What do backyard BBQs, baseball games, and beach side bars all have in common?
If you answered sunshine and dudes in tank tops, you’re almost right. The answer is beer.
More than just a tasty and refreshing way to quench your thirst on a hot summer’s day, beer has slowly but surely become a national past time all its own. Now I’m not talking Bud Light or Stella (if you’re feeling fancy), I’m talking craft beer. Malty, hoppy, sudsy concoctions of grains and yeast served ice cold and with a smile.
Beer has been around for a while – ages, in fact, with some evidence suggesting that beer has been brewed since 4300 BC. Craft beer is a little more of a modern undertaking since we now have refrigerators, and it is only in very recent years that the number of craft breweries and the demand to try them all has reached the point of needing stadium-sized events for the sole purpose of tasting as many as humanly possible.
And thus, the Beer Fest was born.
With the number of breweries growing exponentially on an international level, so does the number of beer festival-type events in order to accommodate and promote them. Because these numbers are reaching into the thousands at this point, you would be hard pressed as a modern adult of any age to not find yourself at one in the near future. So with your imminent beer fest trip in mind, here is a shortlist of do’s and don’ts for you and your friends to take note as you drink your way through this new age of boozy beverages.
Arrive Early/On Time
Since these are events based around drinking alcohol, there are laws in place to try to control the level of drunkeness of as many people as possible. This will usually be done in the form of either vouchers/tallies, or timed entries. In order to maximize the number of beers you can taste and limit the amount of wait time in line for these tastings, it is very important that you get to your event early or as close to your designated entry time as you can.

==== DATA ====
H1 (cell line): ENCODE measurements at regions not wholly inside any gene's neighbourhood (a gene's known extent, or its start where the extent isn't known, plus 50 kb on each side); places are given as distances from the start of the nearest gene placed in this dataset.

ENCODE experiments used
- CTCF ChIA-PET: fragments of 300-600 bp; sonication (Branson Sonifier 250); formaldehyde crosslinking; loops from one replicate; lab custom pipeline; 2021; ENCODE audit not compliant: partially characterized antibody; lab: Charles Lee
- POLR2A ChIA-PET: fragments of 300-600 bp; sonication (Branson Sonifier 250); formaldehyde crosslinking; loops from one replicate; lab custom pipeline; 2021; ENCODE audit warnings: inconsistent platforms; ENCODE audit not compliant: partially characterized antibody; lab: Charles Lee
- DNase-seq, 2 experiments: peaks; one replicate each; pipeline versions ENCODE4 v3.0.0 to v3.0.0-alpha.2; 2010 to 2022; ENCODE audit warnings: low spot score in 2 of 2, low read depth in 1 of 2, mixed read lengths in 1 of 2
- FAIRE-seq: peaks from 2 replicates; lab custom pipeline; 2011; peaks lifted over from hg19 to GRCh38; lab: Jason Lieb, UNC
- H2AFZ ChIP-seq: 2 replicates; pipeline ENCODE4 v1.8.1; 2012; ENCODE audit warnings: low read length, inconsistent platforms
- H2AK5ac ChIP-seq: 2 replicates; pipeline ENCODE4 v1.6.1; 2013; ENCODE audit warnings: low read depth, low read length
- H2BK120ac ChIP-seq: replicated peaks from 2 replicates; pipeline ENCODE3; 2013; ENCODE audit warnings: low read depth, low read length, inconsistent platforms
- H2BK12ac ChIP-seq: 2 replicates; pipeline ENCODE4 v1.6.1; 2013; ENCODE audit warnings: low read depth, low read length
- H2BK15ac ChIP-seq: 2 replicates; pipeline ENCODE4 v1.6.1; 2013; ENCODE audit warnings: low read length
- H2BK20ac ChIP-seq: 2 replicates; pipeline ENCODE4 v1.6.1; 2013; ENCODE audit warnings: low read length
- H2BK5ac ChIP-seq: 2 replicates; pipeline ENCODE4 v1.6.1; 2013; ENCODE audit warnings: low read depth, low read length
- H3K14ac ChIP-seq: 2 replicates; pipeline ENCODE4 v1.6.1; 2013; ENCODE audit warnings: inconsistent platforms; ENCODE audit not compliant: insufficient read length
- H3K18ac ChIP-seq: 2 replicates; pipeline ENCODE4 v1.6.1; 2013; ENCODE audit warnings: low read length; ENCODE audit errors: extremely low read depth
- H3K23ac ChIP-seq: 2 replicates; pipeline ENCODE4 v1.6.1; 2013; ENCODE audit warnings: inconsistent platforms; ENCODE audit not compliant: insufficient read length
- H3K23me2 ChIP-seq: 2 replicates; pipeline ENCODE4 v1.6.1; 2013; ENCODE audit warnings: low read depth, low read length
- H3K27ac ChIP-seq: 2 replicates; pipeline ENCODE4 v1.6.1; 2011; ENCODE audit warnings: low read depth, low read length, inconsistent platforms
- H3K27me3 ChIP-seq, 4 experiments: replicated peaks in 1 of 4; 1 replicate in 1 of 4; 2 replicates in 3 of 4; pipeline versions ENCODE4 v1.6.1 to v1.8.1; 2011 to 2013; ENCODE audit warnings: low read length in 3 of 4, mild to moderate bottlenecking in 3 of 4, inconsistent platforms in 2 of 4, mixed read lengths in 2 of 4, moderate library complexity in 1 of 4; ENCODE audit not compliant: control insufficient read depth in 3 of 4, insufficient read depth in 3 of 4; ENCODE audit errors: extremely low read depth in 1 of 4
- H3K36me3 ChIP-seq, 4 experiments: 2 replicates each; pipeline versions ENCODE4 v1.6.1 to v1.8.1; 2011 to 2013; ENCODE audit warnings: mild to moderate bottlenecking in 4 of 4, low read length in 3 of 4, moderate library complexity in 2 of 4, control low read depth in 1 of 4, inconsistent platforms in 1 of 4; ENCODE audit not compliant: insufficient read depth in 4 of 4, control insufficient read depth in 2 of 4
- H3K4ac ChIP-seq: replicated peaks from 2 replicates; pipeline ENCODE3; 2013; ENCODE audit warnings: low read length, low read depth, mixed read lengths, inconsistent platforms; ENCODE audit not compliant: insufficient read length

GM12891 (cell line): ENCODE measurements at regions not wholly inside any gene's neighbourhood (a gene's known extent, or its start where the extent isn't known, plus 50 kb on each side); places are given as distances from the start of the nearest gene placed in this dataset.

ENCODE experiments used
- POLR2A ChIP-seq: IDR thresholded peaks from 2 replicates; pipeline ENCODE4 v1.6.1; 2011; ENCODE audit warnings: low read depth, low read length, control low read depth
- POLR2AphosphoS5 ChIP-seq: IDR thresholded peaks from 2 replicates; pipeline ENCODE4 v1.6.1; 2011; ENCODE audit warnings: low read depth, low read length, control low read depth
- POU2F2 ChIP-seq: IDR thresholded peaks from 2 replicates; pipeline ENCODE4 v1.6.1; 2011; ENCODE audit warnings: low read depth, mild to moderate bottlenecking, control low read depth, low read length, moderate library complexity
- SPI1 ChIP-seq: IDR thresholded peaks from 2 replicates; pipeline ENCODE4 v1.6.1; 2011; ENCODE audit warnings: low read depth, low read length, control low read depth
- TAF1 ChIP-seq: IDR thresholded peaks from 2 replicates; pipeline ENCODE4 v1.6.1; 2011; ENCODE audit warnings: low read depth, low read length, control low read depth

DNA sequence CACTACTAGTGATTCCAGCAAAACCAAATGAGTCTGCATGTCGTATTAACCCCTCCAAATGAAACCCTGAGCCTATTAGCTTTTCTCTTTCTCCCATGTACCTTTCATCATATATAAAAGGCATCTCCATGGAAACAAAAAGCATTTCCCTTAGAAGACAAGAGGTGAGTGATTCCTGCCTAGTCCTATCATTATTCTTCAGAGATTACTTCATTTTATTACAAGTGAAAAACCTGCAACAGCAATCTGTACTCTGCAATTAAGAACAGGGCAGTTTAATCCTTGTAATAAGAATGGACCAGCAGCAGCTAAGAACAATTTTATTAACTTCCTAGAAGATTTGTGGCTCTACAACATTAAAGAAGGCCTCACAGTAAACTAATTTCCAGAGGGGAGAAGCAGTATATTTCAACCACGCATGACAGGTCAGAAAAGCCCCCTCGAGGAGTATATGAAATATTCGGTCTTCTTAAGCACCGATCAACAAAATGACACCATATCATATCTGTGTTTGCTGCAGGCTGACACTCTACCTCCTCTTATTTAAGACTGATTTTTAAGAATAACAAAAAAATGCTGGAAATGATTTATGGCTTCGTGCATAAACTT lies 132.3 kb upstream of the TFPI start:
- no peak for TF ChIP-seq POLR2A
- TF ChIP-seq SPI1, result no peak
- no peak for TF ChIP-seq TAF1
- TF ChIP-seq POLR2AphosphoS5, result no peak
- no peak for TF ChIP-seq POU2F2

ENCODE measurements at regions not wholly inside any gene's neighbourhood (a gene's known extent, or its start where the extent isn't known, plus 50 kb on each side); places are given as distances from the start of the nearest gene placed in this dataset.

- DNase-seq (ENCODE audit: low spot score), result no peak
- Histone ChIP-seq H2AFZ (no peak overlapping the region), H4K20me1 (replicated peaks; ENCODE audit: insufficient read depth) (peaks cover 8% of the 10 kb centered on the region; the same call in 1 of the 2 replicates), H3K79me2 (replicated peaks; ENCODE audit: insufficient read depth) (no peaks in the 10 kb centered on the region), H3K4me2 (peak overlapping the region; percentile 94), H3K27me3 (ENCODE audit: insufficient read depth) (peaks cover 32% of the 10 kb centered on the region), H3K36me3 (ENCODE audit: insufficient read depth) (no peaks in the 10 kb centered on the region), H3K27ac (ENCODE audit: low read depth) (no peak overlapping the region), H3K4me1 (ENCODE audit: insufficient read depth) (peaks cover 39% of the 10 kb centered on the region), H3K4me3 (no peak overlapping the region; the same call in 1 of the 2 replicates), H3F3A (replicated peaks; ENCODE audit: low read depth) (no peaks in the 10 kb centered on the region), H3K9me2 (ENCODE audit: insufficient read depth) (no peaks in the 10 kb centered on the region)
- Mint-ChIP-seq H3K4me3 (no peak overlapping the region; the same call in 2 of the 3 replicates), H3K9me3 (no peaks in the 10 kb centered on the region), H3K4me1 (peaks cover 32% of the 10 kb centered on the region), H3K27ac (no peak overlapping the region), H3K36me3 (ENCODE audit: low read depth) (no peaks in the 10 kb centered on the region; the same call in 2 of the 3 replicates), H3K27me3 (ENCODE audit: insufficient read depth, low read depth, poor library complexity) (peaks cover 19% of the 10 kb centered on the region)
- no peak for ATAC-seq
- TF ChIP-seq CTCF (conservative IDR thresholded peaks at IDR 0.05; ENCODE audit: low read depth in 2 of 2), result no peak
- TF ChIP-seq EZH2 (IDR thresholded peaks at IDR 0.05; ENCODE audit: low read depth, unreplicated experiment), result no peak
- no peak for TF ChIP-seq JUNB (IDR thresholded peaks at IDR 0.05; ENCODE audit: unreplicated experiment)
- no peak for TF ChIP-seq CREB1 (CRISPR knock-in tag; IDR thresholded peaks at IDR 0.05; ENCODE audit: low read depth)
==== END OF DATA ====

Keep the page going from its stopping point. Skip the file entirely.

If your event is based around vouchers/tallies, you may have the option to buy more if you run out, however, all beer festival events will have a last call and hard stop time. This means that once the last hour listed on your ticket strikes, the brewers are no longer allowed to serve you anything except water. There is no getting around this because there are legal consequences for both the event organizers and the breweries if these hard stop times are not strictly observed. Make sure to set those alarms.
Make Note of Water/Food/Bathrooms Before Getting Started
Again, these are events based around the consumption of alcohol. I don’t care how good you think your tolerance is, by ingesting shot after shot of different flavors and levels of booze, you will find yourself getting tipsy (maybe even a little sick). Don’t ever feel embarrassed about grabbing a glass of water or going to the bathroom, they are there for a reason and use of both are highly encouraged.
Also, don’t feel obligated to finish all your samples, especially if you find you don’t like something. There are dump buckets and rinse water for your tasting glass and many brewers will gladly dump/rinse your glass for you if you get up to them and have not had a chance to do it yourself (they want to make sure you get the full flavor of their beer and enjoy it, too).